In summary, the Albatross’s work was the deep-sea component of the Fish Commission’s historic survey of the northwest Atlantic between 1871 and 1887 that so impressed Professor Brooks. The ship’s early years in the Atlantic demonstrated the major importance of the Albatross and should remind us of the U.S. Fish Commission’s overall contributions to the annals of marine science during the era when it was directed by Spencer Fullerton Baird.
(1) Often referred to as the U.S. Fish Commission or just Fish Commission. For general accounts of Baird and the Fish Commission see Allard (1978), Dall (1915), Galtsoff (1962), and Rivinus and Youseff (1992).
(2) Goode is quoted in Osborn (1901:22). For general background on deep-sea exploration in the 19th century, see Goode and Bean (1895:I, iii-viii) and Smith (1888:873-1017).
(3) Baird to Verrill, 7 Dec. 1880, USFC Letters Sent, Record Group 22, U.S. Natl. Archiv. A valuable overall source on the Albatross is Hedgpeth (1945) which includes a useful chronology prepared by Waldo L. Schmitt.
(4) Baird to Charles W. Copeland, 22 Oct. 1881, USFC Letters Sent, Record Group 22, U.S. Natl. Archiv.
(5) For the importance of the mackerel fishery see USFC (1884:xxv-xxxi).
(6) Baird to E. G. Blackford, 1 Sept. 1881, USFC Letters Sent, Record Group 22, U.S. Natl. Archiv.
(7) For examples of Baird’s extensive trading activities with other museums, see Baird to C. Lutken (Royal Zoological Museum, Copenhagen), 14 Feb. 1887; and Baird to E. Frey (Swiss Minister to the United States), 8 Mar. 1887, both in USFC Letters Sent, Record Group 22, U.S. Natl. Archiv.
(8) The Secretary of War’s position is indicated in Baird to Congressman S. J. R. McMillan, 8 Jan. 1883, USFC Letters Sent, Record Group 22, U.S. Natl. Archiv. For the development of the Woods Hole station see Allard (1978:321-323).
(9) Another basic source for the Albatross’s operations is the ship’s deck log, 1 Jan. 1884 through Dec. 1887 (the author has not located earlier deck logs) held in Record Group 24, U.S. National Archives. Record Unit 7184 in the Smithsonian Institution Archives contains some of the ship’s scientific logs for the 1880’s. Periodic reports to Baird in 1883 and 1885, from James E. Benedict, the ship’s resident naturalist, are in the Smithsonian’s Record Unit 7438.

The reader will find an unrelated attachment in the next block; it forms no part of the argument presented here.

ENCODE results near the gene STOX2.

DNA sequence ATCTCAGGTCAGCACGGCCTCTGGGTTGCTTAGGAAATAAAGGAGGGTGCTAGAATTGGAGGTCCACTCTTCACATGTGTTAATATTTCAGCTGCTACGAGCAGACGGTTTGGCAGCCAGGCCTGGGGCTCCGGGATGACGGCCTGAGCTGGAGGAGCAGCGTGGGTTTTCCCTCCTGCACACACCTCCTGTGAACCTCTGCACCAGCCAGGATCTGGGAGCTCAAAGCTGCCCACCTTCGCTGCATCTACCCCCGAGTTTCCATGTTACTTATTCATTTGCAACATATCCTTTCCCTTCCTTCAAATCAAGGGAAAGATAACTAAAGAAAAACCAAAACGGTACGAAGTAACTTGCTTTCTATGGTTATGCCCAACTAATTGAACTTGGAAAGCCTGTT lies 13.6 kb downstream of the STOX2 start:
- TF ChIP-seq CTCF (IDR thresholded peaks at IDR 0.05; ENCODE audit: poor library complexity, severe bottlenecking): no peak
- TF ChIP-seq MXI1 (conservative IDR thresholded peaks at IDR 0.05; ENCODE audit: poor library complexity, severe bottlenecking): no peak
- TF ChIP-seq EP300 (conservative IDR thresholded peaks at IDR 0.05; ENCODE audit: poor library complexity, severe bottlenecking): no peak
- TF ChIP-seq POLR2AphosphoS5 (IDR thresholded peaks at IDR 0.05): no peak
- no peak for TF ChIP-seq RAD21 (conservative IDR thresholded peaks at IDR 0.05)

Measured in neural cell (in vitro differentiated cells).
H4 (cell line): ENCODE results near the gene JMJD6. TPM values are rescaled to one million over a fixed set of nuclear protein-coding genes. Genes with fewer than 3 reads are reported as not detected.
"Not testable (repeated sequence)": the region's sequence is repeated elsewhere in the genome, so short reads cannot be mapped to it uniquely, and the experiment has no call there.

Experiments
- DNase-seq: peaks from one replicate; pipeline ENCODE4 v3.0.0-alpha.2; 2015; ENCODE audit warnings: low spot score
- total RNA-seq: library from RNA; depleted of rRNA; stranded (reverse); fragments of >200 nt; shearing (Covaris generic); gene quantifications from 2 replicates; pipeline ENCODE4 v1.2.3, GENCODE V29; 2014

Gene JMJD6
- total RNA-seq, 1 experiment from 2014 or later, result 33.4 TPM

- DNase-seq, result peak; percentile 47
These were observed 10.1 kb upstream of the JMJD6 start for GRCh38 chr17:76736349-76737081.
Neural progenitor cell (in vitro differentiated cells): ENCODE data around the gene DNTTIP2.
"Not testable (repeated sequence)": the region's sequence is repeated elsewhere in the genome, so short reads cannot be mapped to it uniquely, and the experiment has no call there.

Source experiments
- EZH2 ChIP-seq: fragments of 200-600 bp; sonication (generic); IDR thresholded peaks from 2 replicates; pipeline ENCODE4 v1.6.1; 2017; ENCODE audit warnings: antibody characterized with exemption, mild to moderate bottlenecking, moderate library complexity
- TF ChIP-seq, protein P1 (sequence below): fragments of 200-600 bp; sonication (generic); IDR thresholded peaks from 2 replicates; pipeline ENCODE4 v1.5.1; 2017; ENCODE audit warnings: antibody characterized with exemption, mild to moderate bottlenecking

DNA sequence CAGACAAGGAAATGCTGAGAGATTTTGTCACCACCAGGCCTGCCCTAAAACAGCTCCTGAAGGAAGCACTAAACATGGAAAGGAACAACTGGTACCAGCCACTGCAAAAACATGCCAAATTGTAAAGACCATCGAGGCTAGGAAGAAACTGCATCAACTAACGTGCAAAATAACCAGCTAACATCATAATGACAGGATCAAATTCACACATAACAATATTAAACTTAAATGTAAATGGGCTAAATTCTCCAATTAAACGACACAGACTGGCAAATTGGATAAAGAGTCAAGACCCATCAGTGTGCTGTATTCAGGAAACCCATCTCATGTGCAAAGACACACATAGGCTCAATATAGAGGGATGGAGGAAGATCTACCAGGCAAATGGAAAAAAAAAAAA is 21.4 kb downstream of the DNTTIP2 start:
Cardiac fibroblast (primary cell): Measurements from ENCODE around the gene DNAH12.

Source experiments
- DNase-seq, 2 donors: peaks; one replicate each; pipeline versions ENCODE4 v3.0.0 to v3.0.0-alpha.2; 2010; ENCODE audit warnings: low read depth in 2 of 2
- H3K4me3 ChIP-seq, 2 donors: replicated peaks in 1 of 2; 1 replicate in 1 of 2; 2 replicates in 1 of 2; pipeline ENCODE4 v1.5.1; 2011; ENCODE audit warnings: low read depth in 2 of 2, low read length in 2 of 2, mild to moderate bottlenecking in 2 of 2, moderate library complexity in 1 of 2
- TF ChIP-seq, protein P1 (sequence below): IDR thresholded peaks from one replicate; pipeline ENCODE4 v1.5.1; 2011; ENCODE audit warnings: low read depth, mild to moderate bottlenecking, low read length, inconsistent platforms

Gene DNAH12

(10) Another example of commanding officer-scientist acrimony was the conflict in 1902 between a later commander of the Albatross (Chauncy Thomas, Jr.) and the naturalist Charles Henry Gilbert, as reviewed by Dunn, 1996.
(11) Albatross Deck Logs, 30 Aug. 1885 and 22 Aug. 1886, Record Group 24, U.S. Natl. Archiv.
(12) Tanner’s annual reports (USFC, 1884-87) often included separate accounts by Engineer Baird. There was no family relationship between this naval officer and Spencer Baird, according to Linton (1927:10).
(13) Baird to Tanner, 9 Dec. 1884, USFC Letters Sent, Record Group 22, U.S. Natl. Archiv.
(14) Albatross Deck Log, June-Oct. 1885, Record Group 24, U.S. Natl. Archiv.
(15) Albatross Deck Log, Oct. 1885, Record Group 24, U.S. Natl. Archiv.
(16) Engineer Baird’s account is in Tanner (1890:418-435); see also USFC (1889:lii-liv).
(17) For information on Brooks, see Allen (1978: 36-50).
Literature Cited and Selected References
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American Fishery Society Transactions
The American Neptune
Journal of the History of Biology
U.S. Naval Institute Proceedings
Dean C. Allard, now retired, was head of the U.S. Navy History Center. Current address: 2701 North Quincy Street, Alexandria, VA 22207.